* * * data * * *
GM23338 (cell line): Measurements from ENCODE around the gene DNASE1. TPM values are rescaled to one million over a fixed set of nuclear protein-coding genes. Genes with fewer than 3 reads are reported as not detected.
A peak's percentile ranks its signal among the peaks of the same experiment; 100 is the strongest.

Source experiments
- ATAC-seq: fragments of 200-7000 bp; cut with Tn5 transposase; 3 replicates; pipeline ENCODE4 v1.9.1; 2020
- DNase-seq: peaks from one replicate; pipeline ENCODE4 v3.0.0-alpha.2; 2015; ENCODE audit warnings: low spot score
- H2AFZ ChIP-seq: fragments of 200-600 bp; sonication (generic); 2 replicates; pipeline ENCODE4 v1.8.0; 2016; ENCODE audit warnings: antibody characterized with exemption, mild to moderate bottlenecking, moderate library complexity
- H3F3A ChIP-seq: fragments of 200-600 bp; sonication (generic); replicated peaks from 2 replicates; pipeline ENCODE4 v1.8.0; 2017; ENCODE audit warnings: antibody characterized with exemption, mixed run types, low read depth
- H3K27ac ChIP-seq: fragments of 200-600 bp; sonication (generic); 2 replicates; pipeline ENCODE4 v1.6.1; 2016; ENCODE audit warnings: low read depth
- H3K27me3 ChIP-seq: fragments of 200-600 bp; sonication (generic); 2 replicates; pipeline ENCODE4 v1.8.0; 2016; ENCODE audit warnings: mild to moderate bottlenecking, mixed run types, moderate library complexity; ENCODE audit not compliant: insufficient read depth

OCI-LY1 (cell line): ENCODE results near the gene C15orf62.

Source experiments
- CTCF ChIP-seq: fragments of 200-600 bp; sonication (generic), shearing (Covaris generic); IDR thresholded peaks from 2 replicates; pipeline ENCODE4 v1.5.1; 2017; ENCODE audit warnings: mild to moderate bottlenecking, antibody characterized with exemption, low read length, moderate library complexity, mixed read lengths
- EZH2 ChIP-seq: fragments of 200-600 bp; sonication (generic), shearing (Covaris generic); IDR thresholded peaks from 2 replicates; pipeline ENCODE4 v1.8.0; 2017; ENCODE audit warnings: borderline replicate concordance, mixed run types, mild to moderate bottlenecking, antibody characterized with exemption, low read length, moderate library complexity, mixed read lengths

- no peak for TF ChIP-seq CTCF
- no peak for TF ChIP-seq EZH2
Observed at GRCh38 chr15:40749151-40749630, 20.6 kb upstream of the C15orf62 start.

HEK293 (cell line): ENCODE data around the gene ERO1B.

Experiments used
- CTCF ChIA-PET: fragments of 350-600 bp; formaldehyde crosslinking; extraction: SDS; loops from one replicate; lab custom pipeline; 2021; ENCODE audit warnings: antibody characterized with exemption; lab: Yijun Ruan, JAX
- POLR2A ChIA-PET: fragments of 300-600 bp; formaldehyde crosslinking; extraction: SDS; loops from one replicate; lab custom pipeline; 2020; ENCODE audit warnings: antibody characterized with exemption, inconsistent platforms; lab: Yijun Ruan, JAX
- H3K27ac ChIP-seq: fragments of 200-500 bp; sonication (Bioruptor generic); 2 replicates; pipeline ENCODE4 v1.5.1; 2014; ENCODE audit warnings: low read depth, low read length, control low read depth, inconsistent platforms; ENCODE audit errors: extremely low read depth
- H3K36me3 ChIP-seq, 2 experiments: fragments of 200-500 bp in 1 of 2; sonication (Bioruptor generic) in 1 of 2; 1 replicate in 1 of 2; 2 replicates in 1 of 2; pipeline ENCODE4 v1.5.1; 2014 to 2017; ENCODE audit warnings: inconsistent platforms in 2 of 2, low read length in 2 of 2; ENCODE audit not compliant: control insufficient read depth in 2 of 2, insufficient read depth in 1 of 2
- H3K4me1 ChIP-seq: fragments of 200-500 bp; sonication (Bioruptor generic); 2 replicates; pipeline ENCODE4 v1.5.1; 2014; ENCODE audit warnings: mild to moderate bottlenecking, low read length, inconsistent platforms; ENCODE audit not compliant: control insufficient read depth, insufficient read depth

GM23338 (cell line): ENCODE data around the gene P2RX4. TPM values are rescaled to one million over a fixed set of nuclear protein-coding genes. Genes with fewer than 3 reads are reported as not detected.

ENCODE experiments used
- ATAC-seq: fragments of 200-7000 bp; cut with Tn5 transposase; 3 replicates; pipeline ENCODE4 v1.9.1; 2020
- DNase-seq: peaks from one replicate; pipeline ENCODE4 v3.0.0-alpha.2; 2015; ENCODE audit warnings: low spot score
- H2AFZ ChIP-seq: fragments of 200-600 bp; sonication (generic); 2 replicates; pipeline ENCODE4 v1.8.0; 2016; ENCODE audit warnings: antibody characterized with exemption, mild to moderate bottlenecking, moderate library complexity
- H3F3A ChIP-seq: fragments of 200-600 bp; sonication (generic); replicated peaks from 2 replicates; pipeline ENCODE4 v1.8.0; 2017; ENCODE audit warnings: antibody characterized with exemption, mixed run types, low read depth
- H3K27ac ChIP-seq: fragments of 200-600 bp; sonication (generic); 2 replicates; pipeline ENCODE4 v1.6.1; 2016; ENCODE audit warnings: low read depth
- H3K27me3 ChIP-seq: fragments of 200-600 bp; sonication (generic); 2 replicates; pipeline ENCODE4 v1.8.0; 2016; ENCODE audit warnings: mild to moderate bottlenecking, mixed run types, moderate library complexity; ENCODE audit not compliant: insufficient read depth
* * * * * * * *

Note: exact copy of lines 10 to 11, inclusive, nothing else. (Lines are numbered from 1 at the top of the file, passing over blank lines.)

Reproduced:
OCI-LY1 (cell line): ENCODE results near the gene C15orf62.

Source experiments